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Homeschooling: Thinking About Diving into Unit Studies?

Posted on November 14, 2012 at 12:00 AM


"I love unit studies and I cannot lie."  But I better restrain myself because my initial draft on this blog post was 6 pages.  When I think about sharing what swirls around in my head and what I am so passionate about, I get plain giddy.

Cutting this back to readable mode, I want to share a few pointers from my sweat and tears to help you put together a unit study.  A do and don't list approach to unit studies keeps things simple for me to remember.


1.  Do not think you have to incorporate every single subject into the topic. It just makes me exhausted thinking about it.  With the over abundance of curriculum available, use what you have in your home already to cover subjects that don't fit naturally. 


Covering topics that your family finds more captivating  keeps the unit study meaningful, so focus on what captivates you.  Find your family's groove and move on.

That simple tidbit keeps the stress level down and energy level up for learning.

2 . Do not  have an unrealistic view of the in-depth planning that may need to be done on the front side. I know it doesn't sound very flattering but I have to be realistic. Who is afraid of hard work anyway?  After all we are homeschooling our kids, which a lot of people, find over the top hard.

On the other hand, along with hard work comes a very REWARDING pay off. My sons remember the material we cover from unit studies more than any other approach I have used.

For certain units it has meant a level of mastery approved by me on the initial study. 

3. Do not be setback, if at first, your children do not respond to this new way of learning. It has such wide spread freedom that not everybody feels so comfortable with it.  An older child may want a check off list for the day.  Make them one or better yet have them journal what they learned in their student planner.  I do not make my boys do this every day now.

You may want a check off list. You know how I feel about my 7 Step Curriculum Planner. I use it. At first, we all did journaling so I could gauge progress. I needed to see what we have done.


1.  Do understand the basic definition of a unit study THEN redefine it to meet your needs.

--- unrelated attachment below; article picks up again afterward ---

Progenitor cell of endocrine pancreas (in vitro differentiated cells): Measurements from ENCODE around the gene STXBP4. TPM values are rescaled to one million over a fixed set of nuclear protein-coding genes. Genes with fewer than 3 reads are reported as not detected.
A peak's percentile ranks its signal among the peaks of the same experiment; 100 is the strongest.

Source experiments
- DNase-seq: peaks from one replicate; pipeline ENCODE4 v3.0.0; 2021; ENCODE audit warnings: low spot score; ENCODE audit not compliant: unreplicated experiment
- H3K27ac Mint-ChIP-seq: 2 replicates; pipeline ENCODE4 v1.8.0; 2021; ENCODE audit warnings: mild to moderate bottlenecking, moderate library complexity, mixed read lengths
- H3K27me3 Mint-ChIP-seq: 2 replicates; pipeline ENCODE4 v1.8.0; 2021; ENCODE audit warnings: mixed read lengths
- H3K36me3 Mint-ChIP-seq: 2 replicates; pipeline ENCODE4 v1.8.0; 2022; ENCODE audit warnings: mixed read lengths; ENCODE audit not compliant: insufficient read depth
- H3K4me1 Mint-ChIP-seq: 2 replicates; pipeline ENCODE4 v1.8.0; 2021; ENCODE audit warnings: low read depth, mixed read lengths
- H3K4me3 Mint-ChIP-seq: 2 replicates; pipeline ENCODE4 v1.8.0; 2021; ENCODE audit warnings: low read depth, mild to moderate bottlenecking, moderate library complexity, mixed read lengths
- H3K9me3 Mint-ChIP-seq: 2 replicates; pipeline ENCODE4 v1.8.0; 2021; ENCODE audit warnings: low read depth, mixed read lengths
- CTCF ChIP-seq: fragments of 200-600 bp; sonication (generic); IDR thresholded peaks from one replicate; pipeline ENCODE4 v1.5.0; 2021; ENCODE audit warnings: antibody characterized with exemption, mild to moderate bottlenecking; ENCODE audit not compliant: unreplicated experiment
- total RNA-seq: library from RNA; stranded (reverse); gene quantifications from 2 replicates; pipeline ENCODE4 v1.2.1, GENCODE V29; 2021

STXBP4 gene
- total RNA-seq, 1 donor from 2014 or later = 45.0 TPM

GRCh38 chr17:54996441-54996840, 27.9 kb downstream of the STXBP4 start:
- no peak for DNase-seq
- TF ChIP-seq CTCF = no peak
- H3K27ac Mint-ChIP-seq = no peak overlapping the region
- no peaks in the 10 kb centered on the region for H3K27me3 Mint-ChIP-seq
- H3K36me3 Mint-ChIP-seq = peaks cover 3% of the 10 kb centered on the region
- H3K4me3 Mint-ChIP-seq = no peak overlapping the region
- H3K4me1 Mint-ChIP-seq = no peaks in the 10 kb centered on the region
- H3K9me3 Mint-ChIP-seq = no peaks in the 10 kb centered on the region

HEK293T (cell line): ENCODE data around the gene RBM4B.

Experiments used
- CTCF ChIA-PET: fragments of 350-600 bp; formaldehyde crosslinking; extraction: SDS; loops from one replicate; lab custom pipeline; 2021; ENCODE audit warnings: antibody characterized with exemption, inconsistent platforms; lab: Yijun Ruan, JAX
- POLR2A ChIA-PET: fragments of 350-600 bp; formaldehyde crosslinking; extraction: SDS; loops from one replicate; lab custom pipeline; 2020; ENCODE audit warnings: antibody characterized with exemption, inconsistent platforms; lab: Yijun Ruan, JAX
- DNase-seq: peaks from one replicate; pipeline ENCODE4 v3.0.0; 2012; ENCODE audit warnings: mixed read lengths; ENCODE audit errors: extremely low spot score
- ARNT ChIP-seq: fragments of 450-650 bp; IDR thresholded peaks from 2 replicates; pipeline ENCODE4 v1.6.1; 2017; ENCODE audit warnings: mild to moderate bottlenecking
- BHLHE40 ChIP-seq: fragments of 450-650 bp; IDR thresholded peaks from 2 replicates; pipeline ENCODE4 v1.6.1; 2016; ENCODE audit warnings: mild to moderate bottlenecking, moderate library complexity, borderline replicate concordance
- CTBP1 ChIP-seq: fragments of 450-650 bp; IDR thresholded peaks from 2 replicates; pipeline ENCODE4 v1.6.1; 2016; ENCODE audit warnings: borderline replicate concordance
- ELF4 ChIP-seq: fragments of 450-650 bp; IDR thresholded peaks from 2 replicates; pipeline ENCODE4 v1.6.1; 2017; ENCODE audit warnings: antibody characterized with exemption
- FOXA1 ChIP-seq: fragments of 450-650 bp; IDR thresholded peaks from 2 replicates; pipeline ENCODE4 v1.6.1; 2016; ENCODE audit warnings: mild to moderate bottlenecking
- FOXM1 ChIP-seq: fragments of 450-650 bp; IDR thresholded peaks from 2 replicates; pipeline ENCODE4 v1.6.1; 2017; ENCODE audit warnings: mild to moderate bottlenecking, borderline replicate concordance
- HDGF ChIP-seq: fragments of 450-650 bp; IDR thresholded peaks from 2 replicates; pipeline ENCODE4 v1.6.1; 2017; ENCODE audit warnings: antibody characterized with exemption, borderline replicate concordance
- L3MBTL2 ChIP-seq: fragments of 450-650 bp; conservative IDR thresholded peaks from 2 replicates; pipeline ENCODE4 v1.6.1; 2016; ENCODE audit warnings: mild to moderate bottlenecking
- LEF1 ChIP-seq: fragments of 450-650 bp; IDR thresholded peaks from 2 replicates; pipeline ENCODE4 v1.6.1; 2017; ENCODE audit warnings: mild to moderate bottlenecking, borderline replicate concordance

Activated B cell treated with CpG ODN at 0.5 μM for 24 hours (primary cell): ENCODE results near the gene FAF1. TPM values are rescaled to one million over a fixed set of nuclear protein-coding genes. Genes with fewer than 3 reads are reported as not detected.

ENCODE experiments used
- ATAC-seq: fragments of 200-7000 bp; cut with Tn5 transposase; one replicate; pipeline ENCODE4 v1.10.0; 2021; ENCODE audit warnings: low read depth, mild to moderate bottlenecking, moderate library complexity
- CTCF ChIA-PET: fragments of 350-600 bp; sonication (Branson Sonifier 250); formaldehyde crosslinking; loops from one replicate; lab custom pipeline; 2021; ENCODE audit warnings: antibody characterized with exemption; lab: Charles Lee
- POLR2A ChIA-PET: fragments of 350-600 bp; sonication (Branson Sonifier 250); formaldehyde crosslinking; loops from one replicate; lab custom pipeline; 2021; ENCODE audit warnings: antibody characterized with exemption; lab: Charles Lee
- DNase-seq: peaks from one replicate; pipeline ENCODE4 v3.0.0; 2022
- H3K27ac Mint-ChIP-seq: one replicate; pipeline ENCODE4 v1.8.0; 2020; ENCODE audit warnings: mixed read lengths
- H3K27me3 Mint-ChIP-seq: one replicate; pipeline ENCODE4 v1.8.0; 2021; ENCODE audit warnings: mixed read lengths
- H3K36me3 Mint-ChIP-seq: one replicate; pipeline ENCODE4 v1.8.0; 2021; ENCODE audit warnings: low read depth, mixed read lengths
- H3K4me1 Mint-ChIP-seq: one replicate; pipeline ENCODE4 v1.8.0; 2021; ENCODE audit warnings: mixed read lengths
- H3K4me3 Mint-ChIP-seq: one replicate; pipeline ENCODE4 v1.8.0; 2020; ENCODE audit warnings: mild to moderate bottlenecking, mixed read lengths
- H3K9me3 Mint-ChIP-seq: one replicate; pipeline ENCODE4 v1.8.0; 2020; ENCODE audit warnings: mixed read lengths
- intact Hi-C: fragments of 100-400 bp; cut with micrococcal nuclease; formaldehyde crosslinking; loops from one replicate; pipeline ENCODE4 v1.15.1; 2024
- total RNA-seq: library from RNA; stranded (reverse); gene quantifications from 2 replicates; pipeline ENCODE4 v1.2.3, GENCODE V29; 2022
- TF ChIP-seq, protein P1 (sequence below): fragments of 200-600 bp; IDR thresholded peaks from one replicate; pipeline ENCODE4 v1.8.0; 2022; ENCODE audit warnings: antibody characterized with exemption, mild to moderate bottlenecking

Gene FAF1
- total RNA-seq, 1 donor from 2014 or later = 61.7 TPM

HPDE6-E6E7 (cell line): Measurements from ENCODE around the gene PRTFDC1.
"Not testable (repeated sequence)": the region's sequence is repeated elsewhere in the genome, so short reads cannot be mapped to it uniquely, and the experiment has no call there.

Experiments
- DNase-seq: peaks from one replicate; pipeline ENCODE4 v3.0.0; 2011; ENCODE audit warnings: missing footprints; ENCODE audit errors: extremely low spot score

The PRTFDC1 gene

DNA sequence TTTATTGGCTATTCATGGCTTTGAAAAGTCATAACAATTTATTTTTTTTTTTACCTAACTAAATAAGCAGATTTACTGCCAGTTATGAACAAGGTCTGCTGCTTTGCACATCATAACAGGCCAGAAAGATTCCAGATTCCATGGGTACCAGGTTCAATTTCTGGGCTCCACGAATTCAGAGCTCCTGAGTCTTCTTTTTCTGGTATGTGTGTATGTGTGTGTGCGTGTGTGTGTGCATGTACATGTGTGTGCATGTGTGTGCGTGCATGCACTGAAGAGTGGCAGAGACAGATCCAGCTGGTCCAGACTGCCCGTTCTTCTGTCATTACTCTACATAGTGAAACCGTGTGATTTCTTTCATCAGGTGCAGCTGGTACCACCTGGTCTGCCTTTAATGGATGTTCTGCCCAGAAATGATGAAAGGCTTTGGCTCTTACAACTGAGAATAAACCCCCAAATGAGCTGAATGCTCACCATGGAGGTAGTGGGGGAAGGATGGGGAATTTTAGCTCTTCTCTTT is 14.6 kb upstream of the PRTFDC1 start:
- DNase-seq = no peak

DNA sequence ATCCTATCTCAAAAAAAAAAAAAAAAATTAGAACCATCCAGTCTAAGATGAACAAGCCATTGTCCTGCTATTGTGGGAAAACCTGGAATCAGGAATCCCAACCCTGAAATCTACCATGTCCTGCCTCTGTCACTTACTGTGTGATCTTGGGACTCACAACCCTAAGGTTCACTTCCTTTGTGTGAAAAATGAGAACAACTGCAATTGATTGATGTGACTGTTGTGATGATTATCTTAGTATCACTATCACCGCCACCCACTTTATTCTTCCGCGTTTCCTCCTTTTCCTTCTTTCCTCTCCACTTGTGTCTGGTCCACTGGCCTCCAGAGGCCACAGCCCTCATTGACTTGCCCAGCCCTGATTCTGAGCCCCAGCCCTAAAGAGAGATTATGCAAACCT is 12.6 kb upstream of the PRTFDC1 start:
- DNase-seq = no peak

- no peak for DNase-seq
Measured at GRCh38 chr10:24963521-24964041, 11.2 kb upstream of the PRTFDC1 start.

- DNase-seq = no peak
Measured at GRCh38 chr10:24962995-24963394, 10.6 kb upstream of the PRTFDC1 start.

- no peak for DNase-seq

One very simple definition of a unit study is to use any curriculum available {free or otherwise} to teach your children about a topic. I can go one step further for you and define curriculum. Curriculum includes books, workbooks, DVDS, CDS, a set of subjects, life’s experiences AND parental influences, social situations, hands on experiments, games, lessons learned from everyday contact or modeled by peers, family or other adults.

 Some homeschoolers use only real books and others will incorporate text books. I blogged in a previous post what my definition is of a unit study.  "I define a unit study as a study on any subject that delights us."

True, while I lean more toward living books,  I never close my mind toward a wonderful text book. World Physical Geography by Brenda Runkle is an example of one we like and are using.

2.  Do recognize which subjects are easier to cover in a unit study and which ones are not. Too, this depends on the topic. I have listed them here generally. Just remember this is subjective because some units can be very language arts or math oriented.

Subjects easier to cover: history, science, art, Bible, memorization, geography, art, vocabulary, literature, composition, character building, music and physical education.

Subjects not as easy to incorporate, so we will not if it doesn't come naturally: math, grammar, spelling, phonics {books can be readers but learning how to read with direct phonics instruction is important.}

3. Do  keep in mind introductions and first impressions are everything. The same is true with a unit study.

Though many unit study ideas say to have an ending event to culminate the unit study, I find it equally important to open with something that grabs their attention and whets their appetite.

With the FBI unit study, we watched a documentary on the FBI {pop some popcorn, oh yeah baby}. On the Amazon rain forest we also watched a documentary about the rain forest. On War Between the 'Tates, we had my sweet sis come over who did American Civil War reenactments. She helped us to step back in time. My sons remember those events.



It could be something as simple as reading a book, solving a mystery, playing a game or visiting a museum to set the mood.

Lastly, I put to picture, what I feel, is the process to a unit study.

I updated my visual and explained the I SIP process which stands for immersion, separation, investigation and personalization of the material. Go here to read that.

Do you want to read more?

Read about my free unit study printable.

Snoring boring, Give Unit Studies a Try

Understanding the process is key to developing a unit study that is memorable. Don't rush the unit study because you may miss out on how learning comes alive and actually takes place.

I am inspired by this quote today as we take the responsibility in educating the next generation.

"Let others lead small lives, but not you. Let others argue over small things, but not you. Let others cry over small hurts, but not you. Let others leave their future in someone else's hands, but not you."

~Jim Rohn~

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 Hugs you know I love ya,


 

 

Categories: New Bee Articles-Homeschool Approaches, {How To Series}, Unit Studies